Caught on camera

It’s dark in the wood at night, it’s hard to see what is going on. We try to do a bit of late night sneaking about, but to help us we put up camera traps in the hope that they would give us a little window into the world of darkness.  Over the last couple of years it’s been exciting to see what the cameras have recorded, and after last week’s post I thought maybe it would be good to share some of these photos.  I’ll start with the badgers as they are the animals we have spent most time in real contact with; as the nights are so short at the moment, their comings and goings spill into daylight hours, so some of the photos aren’t even night vision.

The following five photos were the first glimpses we had of the new cubs up at the main sett this year – they stay close to the sett and their parents in the first few weeks.

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This early in the year, the cubs are easy to spot as they are so much smaller than their parents.
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The families spend a lot of time around the sett entrance (there is only one of this year’s cubs in shot in this photograph). The sett appears to be shared, at least part of the time, by various mothers and cubs – they will all be related however.
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Badgers and bluebells!
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There are four cubs above ground here and you can see three of the sett entrances in shot – one in the background with the mum and cub emerging, one to the left of the photo and the other bottom right.
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This badger ball is made up of five, possibly six cubs, surrounding one female. This female is the one who is most loyal to this sett; on a night when there is only one mother around, it will be her.  I think of her as ‘Ginny’ (see later) and she is the most nervous/suspicious of the badgers.  She will be the last one to stop sniffing the air and settle down for a good scratch.

By May, it is clear that we have had a bumper badger cub year:

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This is Ginny and the two cubs that we think are hers – they are still so fluffy!
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Somehow Ginny seems to end up babysitting more than just her own cubs.
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Another badger has turned up to help with babysitting duty; it could be Dad, but I think this is another female. Dad doesn’t tend to hang around if there’s company.
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Here are nine badgers in shot, and while I think only six of them are cubs, we have seen seven cubs in the same place at the same time while sitting near the sett watching.

As time goes on, the young badgers grow in size and confidence.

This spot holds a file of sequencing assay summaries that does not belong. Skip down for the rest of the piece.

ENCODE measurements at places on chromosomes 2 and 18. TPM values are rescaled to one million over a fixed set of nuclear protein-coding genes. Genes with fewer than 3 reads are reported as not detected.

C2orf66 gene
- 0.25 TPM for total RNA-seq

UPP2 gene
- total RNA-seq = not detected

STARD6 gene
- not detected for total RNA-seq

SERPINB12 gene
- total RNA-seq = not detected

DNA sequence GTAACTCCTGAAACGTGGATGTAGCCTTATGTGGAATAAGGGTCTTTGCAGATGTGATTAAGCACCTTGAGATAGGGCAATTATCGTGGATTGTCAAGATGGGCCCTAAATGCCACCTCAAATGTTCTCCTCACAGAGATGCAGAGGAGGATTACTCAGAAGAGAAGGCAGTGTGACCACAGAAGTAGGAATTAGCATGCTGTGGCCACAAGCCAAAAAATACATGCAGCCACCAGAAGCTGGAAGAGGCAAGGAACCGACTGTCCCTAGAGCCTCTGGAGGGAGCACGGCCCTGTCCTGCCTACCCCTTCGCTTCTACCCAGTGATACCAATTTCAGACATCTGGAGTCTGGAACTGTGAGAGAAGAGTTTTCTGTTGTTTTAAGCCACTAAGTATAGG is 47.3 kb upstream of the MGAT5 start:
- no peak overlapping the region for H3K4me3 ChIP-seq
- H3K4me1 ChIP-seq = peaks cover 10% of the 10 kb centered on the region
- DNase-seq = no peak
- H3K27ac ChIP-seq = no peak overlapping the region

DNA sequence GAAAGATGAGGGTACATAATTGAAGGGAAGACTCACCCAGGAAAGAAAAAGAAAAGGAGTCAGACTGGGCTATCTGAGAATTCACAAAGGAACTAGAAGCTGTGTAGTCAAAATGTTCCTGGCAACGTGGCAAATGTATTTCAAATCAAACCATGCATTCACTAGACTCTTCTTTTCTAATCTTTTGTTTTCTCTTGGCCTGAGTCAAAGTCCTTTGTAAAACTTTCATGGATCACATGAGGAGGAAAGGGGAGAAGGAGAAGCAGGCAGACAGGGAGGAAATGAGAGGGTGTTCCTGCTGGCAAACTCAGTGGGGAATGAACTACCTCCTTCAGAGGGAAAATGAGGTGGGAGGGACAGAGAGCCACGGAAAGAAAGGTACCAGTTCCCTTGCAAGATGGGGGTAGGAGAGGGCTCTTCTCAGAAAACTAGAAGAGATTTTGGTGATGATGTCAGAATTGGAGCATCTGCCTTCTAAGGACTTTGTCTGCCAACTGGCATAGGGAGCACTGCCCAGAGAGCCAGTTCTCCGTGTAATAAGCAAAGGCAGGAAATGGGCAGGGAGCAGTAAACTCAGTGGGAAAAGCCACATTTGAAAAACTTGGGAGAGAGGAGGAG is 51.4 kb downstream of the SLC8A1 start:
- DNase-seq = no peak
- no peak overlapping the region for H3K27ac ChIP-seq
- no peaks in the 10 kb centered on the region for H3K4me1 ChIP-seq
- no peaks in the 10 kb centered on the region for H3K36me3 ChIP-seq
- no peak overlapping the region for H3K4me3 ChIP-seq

(Note: Date stamp on the bottom of the photos swaps from Year/month/day to Month/day/year)

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If you’re happy and you know it, wave your paws!
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Cubs play more independently.
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Time for a good grooming session before heading to bed for the day…
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It seems surprising that the badgers venture out this early in the day.  I think this is Ginny. Perhaps the cubs are getting a little too boisterous and big down there.
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As time goes on, it is the cubs that emerge from the sett first, as if they just can’t wait to start exploring.
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‘Hurry up you two…”
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As the cubs get older, they seem to spend hours play fighting, racing round each other in circles. They are a blur to watch – very similar to this photo in fact!
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This is two adults grooming, with a cub in the background.  The adult facing us is Ginny, and the other adult, I think, is a male. In the next photo, you can see the difference in Ginny’s colouring to the other badgers.
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This photo is taken 9 seconds after the one above.  As the male moves round, you can see that Ginny has a reddish colour about her that makes her stand out from the other badgers, (hence her name for those of you who have read Harry Potter!).  It’s hard to tell from a still photo, but it looks like the male is scent marking the female here (allomarking), something badgers do to mark out members of the family.
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Badgers and bluebells – check out the cub procession in the background!

I hope you have enjoyed seeing some of the inhabitants of the wood in pictures.  There are, of course, many other creatures who visit the wood, and later on in the summer I hope to put together another collection of photographs from our camera traps. It’s quite enlightening to find out just a little of what goes on after we have left the wood for the day, and the creatures have their world back to themselves…

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